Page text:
Predictive value of SHR in patients with STEMI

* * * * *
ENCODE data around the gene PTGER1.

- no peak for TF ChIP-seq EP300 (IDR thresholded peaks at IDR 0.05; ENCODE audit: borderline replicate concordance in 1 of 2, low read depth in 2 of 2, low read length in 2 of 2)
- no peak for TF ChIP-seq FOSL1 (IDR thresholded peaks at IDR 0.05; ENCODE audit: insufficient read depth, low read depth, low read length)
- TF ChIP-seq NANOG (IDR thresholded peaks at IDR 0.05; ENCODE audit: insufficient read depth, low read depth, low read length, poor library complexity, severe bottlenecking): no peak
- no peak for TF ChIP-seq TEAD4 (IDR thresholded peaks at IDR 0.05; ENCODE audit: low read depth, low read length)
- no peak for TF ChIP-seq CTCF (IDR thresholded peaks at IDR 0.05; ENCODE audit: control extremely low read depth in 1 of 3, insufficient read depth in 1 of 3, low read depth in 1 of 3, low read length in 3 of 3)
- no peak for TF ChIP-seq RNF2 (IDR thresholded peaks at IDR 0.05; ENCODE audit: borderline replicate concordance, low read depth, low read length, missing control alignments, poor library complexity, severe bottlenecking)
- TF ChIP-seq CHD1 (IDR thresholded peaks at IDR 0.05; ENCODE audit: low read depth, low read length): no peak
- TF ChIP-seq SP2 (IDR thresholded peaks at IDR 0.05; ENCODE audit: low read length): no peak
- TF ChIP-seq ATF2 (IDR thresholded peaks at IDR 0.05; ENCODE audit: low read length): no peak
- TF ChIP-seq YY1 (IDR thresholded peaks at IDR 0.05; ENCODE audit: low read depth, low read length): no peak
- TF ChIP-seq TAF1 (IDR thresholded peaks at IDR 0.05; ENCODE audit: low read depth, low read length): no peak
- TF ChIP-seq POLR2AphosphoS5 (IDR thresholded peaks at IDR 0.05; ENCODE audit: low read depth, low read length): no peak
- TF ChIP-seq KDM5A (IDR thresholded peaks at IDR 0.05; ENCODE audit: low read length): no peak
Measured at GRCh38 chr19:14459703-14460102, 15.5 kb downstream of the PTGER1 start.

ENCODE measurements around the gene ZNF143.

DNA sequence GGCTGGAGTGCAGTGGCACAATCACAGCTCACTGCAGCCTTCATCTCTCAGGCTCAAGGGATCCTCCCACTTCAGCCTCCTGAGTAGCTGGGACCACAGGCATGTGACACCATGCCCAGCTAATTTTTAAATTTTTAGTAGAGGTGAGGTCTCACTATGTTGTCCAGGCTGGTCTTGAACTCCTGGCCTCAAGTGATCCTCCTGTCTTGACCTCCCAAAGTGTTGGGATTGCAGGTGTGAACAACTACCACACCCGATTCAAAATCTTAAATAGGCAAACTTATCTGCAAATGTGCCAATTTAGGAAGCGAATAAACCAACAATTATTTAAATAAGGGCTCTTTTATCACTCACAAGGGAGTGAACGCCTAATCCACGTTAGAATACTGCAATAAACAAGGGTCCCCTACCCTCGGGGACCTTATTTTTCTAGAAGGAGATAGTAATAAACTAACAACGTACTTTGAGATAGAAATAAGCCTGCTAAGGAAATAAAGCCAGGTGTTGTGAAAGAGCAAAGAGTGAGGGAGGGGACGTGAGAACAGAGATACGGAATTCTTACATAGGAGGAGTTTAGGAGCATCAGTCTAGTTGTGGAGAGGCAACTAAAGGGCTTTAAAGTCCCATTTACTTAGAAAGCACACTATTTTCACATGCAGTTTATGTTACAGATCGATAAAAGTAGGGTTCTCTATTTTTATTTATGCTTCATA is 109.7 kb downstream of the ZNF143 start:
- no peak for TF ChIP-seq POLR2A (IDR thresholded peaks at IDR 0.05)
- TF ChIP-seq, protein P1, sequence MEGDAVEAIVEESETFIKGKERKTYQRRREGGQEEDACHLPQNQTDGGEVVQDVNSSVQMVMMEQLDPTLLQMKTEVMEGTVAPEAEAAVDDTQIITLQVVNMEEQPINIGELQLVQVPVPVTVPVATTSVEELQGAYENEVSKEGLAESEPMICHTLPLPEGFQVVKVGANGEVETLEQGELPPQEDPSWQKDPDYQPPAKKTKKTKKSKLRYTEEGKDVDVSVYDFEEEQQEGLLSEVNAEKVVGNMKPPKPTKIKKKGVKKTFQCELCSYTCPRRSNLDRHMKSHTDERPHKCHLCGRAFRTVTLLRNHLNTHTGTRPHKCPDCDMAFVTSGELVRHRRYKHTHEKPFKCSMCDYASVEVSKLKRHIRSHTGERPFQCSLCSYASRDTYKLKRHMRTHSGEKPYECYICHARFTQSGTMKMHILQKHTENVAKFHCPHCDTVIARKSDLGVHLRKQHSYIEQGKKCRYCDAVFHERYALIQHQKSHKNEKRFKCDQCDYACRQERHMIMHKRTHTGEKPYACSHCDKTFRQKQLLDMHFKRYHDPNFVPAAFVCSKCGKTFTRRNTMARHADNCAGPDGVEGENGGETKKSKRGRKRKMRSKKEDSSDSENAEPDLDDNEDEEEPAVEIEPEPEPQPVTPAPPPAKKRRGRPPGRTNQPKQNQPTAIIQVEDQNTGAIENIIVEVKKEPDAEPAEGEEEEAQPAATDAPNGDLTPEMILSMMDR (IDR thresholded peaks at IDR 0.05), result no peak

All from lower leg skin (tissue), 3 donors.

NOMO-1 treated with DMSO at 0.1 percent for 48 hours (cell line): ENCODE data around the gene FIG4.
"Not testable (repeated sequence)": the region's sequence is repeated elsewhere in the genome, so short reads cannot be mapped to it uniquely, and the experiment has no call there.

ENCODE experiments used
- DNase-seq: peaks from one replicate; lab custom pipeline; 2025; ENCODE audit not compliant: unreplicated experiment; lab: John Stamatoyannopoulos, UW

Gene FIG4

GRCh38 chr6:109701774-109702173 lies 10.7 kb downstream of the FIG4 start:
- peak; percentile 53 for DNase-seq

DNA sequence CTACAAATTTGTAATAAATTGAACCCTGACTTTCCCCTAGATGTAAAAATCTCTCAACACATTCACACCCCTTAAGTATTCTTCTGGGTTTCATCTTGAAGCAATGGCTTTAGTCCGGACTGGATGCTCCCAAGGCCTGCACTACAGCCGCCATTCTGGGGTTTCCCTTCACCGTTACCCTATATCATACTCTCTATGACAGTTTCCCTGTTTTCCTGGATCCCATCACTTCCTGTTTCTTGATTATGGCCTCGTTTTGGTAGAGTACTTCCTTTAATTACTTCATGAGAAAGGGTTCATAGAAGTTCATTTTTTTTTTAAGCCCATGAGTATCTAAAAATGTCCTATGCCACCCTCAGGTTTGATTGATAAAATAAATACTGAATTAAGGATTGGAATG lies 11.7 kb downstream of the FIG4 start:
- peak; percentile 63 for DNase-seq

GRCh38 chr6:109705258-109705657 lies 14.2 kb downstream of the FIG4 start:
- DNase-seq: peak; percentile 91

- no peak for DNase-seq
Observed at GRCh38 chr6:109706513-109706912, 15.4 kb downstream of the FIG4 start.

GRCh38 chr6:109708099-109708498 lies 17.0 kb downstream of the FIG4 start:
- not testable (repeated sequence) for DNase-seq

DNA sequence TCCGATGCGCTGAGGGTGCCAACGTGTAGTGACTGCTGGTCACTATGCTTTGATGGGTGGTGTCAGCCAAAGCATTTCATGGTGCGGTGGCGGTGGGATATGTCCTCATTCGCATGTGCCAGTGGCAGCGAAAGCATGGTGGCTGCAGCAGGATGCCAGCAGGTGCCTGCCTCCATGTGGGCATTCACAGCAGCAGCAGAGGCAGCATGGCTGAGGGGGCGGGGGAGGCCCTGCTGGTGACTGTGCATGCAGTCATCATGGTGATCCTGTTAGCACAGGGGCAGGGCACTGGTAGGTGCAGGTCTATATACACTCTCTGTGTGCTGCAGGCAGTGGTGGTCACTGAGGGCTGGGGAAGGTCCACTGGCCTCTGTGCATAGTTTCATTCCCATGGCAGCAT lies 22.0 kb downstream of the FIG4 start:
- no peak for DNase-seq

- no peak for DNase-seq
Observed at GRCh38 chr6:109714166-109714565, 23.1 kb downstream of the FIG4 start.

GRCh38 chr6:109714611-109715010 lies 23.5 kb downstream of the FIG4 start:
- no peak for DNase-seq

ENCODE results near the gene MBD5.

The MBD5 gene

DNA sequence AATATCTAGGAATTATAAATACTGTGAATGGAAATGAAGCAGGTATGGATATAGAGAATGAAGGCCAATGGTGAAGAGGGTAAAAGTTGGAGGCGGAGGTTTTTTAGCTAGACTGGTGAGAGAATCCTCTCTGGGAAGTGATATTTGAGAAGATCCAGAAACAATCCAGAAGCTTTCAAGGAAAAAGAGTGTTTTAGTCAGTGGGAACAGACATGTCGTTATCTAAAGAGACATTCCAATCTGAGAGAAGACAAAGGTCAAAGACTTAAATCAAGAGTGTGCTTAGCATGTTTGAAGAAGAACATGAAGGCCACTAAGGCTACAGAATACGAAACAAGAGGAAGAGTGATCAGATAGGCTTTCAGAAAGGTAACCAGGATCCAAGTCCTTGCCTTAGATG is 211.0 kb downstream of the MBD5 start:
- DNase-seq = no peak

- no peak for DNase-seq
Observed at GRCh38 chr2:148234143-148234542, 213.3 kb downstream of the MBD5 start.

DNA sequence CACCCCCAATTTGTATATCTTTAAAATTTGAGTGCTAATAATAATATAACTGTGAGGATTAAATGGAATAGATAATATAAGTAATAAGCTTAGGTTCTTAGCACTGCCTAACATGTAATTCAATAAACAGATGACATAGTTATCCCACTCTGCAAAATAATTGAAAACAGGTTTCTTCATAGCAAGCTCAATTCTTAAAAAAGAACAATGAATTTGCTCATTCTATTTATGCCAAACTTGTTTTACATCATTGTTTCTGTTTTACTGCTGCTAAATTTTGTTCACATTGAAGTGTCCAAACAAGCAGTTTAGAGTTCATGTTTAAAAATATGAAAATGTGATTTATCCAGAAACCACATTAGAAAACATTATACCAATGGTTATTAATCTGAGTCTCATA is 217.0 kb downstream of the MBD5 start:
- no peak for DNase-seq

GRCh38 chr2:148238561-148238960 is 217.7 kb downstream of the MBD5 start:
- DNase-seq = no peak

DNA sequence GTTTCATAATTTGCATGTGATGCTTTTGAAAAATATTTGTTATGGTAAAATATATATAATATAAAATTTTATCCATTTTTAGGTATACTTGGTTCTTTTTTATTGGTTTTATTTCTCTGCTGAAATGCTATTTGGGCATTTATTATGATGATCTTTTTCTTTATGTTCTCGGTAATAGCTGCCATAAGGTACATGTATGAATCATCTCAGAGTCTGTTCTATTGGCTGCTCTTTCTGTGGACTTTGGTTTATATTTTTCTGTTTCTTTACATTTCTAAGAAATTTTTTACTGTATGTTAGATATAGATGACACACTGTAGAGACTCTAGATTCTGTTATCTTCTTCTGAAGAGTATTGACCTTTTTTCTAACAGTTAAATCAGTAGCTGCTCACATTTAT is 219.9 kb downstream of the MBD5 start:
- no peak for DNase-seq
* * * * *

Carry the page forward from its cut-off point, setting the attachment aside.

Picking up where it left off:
To better characterize the relative stress hyperglycemia, Robert et al. proposed the SHR, which combined both the acute and chronic blood glucose status and has been found strongly associated with the risk of adverse outcomes in cases of critical illness . A few recent studies have focused on the ability of the SHR to predict AMI prognosis [21, 22]. However, direct studies concerning the impact of the SHR on the prognosis of STEMI remain limited. Yang et al. investigated the effect of the SHR on MACEs after 30 days of follow up in patients treated via PCI, reporting that SHR was a critical risk factor for MACEs in cases of AMI . However only 13.5% of patients in their study were diagnosed with STEMI. Similarly, Gao et al. conducted a retrospective study of 1,416 patients with STEMI who had undergone PCI . The study endpoints were in-hospital mortality and morbidity without follow-up. In accordance with the current findings, the authors reported that the SHR is a powerful predictor of MACEs in patients with acute STEMI. Notable strengths of our study in relation to previous investigations were the inclusion of 5,417 patients with STEMI in the final analysis and 30-day follow-up for MACEs in all patients.